What is the “new normal” for semiconductors?
Jim Walker, Research VP, Semiconductor Manufacturing, Gartner, closed out Q3 2016 with his informative talk at the IMAPS | MEPTEC | SEMI Northern California Chapter luncheon meeting on September 28, 2016, at SEMI HQ in San Jose, California, addressing the topic of the “New Normal” for Semiconductors.
Remember diagraming P.E.S.T analyses in MBA 101? Remember what a P.E.S.T. analysis is? (My answer: looking at the Political, Economic, Social, and Technological factors that influence / perturb markets, and that set the course of their growth or decline.)
Jim, in his talk, rather neatly covered all.
Politically, you might have heard there’s a small election being held in six weeks, one that will likely greatly influence the world economic seas; seas on which our semiconductor industry bobs and floats.
And it’s too close to call, folks, which way that one’s going to go.
Also, as McKinsey has opined, “China is stepping up efforts to become a major player in semiconductor design and manufacturing. If it succeeds, integrated-circuit companies around the world could face significant risks and opportunities.”
The Middle Kingdom and its politics have become central again, more and more influential to semiconductors as a whole, and even more so in semiconductor packaging, as Jim emphasized multiple times in his talk.
About economics, you might ask, “What is the macro environment for the semiconductor industry?” Gartner’s take is that the macro environment today in which the semiconductor industry is set is characterized as a rather tepid economic recovery after the Götterdämmerung (my word) of 2008.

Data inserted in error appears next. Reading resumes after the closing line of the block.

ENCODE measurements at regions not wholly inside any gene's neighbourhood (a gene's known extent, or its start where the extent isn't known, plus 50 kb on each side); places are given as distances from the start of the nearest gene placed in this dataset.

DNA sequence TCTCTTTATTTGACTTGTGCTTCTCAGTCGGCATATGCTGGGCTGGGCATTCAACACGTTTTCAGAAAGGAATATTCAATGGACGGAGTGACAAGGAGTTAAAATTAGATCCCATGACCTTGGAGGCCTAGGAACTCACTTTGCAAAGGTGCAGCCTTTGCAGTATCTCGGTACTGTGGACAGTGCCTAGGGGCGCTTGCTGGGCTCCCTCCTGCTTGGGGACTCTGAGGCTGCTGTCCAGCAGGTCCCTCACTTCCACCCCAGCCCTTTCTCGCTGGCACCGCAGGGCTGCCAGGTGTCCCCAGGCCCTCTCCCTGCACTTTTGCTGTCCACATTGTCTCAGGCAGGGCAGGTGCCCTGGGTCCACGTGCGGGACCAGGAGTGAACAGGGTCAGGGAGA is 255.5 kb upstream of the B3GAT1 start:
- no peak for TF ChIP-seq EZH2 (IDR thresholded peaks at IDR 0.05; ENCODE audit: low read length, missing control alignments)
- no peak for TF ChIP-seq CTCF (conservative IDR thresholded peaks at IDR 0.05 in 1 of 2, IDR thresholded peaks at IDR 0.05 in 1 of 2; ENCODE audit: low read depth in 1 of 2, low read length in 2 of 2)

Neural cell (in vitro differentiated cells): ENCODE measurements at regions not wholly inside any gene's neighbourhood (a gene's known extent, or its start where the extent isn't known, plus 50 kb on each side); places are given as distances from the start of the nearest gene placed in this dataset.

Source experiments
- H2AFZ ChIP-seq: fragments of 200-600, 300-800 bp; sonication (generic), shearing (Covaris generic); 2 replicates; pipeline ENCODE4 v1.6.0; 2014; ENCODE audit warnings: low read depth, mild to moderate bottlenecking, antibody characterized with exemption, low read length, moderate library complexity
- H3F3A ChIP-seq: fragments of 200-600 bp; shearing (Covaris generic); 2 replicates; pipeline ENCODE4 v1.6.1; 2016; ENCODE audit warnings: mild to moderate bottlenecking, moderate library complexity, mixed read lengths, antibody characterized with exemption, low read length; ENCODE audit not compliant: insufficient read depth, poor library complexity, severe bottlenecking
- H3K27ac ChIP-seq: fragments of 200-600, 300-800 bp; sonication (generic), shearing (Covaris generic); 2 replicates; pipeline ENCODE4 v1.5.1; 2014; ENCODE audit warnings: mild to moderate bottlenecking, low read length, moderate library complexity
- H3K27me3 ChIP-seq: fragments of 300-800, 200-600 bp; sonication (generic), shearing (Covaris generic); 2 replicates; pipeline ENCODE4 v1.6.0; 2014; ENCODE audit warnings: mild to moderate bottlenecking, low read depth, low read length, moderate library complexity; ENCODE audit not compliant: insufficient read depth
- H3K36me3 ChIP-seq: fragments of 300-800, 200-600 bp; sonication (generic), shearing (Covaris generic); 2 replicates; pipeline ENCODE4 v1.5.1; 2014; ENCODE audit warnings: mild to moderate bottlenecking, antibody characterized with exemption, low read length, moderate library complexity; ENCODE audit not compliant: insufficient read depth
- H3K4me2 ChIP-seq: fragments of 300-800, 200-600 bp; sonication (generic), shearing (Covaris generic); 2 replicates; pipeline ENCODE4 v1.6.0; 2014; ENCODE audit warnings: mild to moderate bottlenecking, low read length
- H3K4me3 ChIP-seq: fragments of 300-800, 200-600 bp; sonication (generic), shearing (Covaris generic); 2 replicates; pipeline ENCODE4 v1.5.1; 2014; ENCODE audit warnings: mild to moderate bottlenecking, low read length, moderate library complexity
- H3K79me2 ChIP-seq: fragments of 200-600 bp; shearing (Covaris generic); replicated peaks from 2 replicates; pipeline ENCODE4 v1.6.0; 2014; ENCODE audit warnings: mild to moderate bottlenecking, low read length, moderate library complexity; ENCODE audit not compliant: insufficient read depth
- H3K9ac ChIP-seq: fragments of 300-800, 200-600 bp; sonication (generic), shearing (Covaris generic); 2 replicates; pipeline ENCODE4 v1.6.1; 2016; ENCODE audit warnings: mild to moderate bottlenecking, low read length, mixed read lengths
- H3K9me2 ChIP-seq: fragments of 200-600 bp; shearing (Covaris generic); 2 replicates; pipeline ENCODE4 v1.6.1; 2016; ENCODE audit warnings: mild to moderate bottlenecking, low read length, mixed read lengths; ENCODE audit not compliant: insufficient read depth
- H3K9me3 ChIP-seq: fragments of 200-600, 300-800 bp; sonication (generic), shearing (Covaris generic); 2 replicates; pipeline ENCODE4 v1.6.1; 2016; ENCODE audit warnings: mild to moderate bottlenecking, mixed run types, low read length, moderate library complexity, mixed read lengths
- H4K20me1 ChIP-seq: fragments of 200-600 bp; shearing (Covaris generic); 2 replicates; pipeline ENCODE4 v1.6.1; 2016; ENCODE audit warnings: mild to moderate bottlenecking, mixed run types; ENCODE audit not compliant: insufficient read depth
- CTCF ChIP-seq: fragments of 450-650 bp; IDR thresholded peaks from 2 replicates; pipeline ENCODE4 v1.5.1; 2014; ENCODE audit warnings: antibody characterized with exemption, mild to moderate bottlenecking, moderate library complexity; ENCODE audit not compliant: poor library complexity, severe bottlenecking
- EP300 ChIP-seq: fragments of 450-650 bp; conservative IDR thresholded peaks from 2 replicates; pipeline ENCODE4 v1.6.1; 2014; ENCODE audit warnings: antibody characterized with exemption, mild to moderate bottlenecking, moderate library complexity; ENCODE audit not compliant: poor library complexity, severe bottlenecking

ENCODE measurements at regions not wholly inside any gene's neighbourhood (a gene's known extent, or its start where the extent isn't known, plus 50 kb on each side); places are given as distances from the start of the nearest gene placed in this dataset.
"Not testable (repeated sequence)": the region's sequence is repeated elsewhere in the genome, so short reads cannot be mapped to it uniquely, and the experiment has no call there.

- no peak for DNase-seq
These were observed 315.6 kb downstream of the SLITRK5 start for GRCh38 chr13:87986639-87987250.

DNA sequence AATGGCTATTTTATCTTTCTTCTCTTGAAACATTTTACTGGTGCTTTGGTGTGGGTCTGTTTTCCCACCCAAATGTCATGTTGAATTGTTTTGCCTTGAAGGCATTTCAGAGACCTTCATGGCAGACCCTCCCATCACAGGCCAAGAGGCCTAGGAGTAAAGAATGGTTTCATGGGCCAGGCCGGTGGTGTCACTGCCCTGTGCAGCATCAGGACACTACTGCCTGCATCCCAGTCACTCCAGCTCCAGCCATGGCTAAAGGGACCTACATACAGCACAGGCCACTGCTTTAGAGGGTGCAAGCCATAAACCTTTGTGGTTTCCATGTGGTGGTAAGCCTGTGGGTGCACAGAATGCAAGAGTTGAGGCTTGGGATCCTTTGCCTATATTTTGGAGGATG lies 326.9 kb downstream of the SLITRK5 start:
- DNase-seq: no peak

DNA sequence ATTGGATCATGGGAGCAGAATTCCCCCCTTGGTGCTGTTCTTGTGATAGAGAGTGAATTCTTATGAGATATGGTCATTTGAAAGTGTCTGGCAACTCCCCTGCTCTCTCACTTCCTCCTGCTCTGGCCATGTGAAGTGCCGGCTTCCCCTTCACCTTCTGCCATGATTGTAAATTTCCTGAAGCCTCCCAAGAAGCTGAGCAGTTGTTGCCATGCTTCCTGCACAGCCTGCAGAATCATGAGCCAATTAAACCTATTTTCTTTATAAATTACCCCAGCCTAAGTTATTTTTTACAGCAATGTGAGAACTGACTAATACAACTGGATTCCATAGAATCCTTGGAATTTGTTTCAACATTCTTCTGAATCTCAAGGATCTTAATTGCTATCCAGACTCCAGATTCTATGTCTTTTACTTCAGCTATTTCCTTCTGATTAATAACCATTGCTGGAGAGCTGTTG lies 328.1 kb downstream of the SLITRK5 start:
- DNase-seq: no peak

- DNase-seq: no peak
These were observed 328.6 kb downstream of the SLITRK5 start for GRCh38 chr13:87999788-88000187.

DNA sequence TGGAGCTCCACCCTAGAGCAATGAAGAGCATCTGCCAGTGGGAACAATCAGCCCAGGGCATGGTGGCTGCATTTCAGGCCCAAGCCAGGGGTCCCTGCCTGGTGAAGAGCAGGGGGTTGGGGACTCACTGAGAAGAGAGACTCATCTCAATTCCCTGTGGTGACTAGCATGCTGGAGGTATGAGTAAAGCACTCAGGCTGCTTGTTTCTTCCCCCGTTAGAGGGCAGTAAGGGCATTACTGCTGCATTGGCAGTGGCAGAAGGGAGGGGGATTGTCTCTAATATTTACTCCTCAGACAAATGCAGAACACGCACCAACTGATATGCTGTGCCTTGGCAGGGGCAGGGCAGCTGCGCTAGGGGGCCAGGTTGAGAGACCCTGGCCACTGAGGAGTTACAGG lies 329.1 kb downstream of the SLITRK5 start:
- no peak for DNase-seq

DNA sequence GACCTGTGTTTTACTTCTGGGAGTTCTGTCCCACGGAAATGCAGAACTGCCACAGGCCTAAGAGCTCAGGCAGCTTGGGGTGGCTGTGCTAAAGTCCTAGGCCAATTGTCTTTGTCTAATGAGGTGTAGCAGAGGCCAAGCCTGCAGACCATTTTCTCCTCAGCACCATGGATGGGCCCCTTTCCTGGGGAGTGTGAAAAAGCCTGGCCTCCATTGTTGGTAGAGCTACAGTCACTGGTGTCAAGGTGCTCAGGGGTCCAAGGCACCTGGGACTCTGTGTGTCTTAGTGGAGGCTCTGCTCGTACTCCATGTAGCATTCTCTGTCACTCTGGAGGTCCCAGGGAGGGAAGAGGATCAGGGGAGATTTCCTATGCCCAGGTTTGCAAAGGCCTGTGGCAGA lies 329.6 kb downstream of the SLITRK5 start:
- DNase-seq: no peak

And within our industry the very interesting economic trend of 2016, per Jim, is the competitive tension that’s arisen between traditional foundries (led by TSMC) and OSATs (think ASE, Amkor, etc.) over just who lays claim to advanced packaging services, TSMC’s InFO in Apple’s iPhone being a prime example of the usurper’s colors showing.
Social? I’m all about social. (Follow me on Twitter @PFWerbaneth!)
It’s interesting to consider Autonomous Vehicles (Jim: “Automotive is the bright spot!”) not just from the technology perspective, but also from the Social one. Will experienced drivers on the road today ever feel fully comfortable in a self-driving car? Will consumers buy them? Will motorists willingly share the road with triple-trailer commercial vehicles piloted solely by silicon chips?
Sure, there are plenty of policy issues to work out before fleets of AVs can be deployed, but in the end, if no one’s buying the technology …
And so on to the technological factors which, if you are a fan of fan-out, will be pleasing to you indeed.
Advanced packaging technology in general, and fan-out wafer level packaging (FOWLP) technology in particular, is being driven by the strong advantages these technologies offer over the $7B+ advanced-wafer-fab-system-on-chip (SoC) way of producing highly integrated, multi-functional, semiconductor products.
According to Jim / Gartner, these advantages include lower product costs using FOWLP, faster time-to-market using FOWLP, and the fundamentally important ability of FOWLP to service heterogeneous integration designs in a way SoC fundamentally can’t.
And the future is all about heterogeneous integration.
As readers of this blog know.
FOWLP has achieved the kind of visibility in just the last six months that other technologies take years to catch eyes or to catch on. FOWLP capacity is tight at the moment, and the capital investments required for the new tooling for FOWLP processes are, according to Jim, creating a stratification within the OSAT ranks. (An interesting sidenote: Jim said there are at least 37 OSATs with annual revenues >$100M, and that there are about 150 OSATs total.)
The “new normal” for semiconductors is slow growth, and it is, said Jim, here to stay.
And the new normal is also a blurring of the markets between what an EMS supplier traditionally does, what an OSAT traditionally does, and what, by tradition and avocation, a classic semiconductor foundry does.
And the blurring is particularly sharp in the FOWLP space.
Thank you to Jim Walker for the engaging talk, thank you again, SEMI, for providing the venue, and thank you MEPTEC and IMAPS too for getting us all together.
From Santa Clara, CA, thanks for reading. ~PFW